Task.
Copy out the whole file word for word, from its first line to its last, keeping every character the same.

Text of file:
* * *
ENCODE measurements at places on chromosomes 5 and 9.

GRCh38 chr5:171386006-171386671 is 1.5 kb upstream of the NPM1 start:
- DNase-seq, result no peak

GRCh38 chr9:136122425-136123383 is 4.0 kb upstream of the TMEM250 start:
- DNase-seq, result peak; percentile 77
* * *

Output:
ENCODE measurements at places on chromosomes 5 and 9.

GRCh38 chr5:171386006-171386671 is 1.5 kb upstream of the NPM1 start:
- DNase-seq, result no peak

GRCh38 chr9:136122425-136123383 is 4.0 kb upstream of the TMEM250 start:
- DNase-seq, result peak; percentile 77